For Tafoya, who grew up in Cherokee and spent 2018 to 2019 in the area, visiting the Qualla Boundary directly informs her process. “I think that a lot of the meaningful work I create comes from going back home,” she shares. “I think Ul’nigid’ came to fruition because I was home, and because I was trying to find a way to revisit my granny. And I couldn’t anywhere else.” An object of remembrance, Ul’nigid’ is “a family lineage of growing from one section to the next and a connection to each generation,” explains Tafoya, who was pregnant with her son while making the piece. “Being pregnant definitely changed a lot of my emotional presence to my artwork,” she says. “I think [it] showed me how you can’t escape vulnerability . . . you have to [feel it], so that your child also feels vulnerability and understands that it’s not a weakness, that it’s very much a strength.”

By summer 2022, Ul’nigid’ will be the first piece of contemporary art on view in the MCI’s permanent exhibition. The acquisition also marks the first screen print and first art book the Museum has acquired. “I am thrilled to be adding a piece of fine art by EBCI artist Skye Tafoya to our permanent exhibit that reflects the never-ending use of Cherokee language and basketry within this community, while also honoring past and future generations of Cherokee speakers and basket makers,” says MCI Director of Collections and Exhibitions Evan Mathis. “Ul’nigid’ will allow contemporary Cherokee people to see themselves represented within the permanent exhibit for the first time. It demonstrates to all of us that Cherokee language can be used in new, exciting ways, and how new materials and designs can be incorporated to build off of ancestral Cherokee artistic expressions. I look forward to upcoming works that Skye creates throughout her art career, and am excited for tribal citizens, guests, and future Cherokee artists that will be inspired when viewing Ul’nigid’ here at the Museum.”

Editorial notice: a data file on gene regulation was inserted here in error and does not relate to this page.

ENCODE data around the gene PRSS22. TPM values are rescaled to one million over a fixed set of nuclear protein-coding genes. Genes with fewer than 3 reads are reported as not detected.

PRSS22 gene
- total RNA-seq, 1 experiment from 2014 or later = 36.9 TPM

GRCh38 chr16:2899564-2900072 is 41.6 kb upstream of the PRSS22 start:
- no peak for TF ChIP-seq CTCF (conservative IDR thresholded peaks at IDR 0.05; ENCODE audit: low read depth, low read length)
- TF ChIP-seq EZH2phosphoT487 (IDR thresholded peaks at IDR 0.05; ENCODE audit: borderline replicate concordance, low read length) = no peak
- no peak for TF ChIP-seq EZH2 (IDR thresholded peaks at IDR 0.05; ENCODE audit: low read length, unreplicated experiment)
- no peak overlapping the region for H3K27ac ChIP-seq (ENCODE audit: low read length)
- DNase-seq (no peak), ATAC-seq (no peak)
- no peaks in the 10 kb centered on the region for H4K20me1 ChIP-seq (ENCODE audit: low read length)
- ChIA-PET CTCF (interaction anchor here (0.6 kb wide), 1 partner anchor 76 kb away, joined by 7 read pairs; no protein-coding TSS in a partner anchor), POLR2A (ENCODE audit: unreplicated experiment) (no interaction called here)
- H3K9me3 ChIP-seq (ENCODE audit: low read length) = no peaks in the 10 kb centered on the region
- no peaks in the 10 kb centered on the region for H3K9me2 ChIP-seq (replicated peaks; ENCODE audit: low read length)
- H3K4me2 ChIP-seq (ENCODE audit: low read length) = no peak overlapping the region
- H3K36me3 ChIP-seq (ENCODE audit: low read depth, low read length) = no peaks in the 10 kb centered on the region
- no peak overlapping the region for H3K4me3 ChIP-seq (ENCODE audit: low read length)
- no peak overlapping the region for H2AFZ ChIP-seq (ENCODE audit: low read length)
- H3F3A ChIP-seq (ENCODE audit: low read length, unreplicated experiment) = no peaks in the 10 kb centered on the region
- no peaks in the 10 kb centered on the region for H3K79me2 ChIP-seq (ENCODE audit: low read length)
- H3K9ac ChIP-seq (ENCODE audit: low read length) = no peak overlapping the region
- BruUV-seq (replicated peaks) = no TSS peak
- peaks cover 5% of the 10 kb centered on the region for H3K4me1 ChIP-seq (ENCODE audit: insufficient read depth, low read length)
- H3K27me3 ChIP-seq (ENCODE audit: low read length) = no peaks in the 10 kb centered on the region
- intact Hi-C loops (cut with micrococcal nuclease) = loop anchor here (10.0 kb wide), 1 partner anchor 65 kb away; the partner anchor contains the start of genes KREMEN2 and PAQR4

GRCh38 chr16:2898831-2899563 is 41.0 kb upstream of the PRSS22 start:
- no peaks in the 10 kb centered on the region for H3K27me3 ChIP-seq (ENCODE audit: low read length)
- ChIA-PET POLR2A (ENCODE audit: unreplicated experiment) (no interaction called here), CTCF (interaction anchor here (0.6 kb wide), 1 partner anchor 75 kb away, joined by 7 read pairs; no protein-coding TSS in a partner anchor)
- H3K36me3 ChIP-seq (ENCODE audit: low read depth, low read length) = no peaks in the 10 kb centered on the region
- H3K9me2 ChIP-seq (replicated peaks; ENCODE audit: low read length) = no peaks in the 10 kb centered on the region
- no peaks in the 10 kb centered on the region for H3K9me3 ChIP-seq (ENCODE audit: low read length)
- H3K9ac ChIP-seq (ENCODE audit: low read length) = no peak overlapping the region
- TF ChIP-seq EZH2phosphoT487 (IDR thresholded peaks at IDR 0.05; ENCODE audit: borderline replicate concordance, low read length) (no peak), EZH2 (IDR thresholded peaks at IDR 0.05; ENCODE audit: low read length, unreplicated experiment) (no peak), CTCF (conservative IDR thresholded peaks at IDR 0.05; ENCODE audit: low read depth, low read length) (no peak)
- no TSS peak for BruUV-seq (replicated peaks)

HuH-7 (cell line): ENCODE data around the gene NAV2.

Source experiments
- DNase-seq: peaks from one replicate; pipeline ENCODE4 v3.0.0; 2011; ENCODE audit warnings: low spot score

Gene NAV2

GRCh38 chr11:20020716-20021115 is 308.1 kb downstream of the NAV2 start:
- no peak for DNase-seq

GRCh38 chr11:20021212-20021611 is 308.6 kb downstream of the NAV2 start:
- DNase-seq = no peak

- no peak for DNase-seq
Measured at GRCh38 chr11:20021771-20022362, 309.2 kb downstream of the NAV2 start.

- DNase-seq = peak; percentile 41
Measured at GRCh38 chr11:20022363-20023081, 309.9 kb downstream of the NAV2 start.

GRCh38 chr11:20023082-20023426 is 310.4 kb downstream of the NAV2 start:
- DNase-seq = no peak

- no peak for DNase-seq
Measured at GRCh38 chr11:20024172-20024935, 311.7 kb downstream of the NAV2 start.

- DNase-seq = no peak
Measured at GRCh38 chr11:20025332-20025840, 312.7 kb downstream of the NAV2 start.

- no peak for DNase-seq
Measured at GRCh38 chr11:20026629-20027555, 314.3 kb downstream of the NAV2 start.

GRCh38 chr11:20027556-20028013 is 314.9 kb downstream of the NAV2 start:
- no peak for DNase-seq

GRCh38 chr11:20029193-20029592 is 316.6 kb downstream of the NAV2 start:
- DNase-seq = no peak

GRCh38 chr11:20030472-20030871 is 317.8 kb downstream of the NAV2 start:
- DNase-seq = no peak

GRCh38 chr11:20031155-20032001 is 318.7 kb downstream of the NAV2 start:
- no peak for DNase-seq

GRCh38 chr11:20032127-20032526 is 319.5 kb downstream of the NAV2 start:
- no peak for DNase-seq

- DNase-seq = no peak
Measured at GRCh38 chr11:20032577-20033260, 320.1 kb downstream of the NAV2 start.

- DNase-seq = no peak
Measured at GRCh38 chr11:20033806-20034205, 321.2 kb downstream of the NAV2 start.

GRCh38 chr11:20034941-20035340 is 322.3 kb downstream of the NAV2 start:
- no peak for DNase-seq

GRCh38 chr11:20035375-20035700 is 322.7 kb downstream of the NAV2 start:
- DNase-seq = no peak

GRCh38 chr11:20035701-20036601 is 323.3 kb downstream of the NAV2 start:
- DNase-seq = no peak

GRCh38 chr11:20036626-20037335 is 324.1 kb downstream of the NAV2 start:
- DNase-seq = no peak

• Museum of the Cherokee Indian release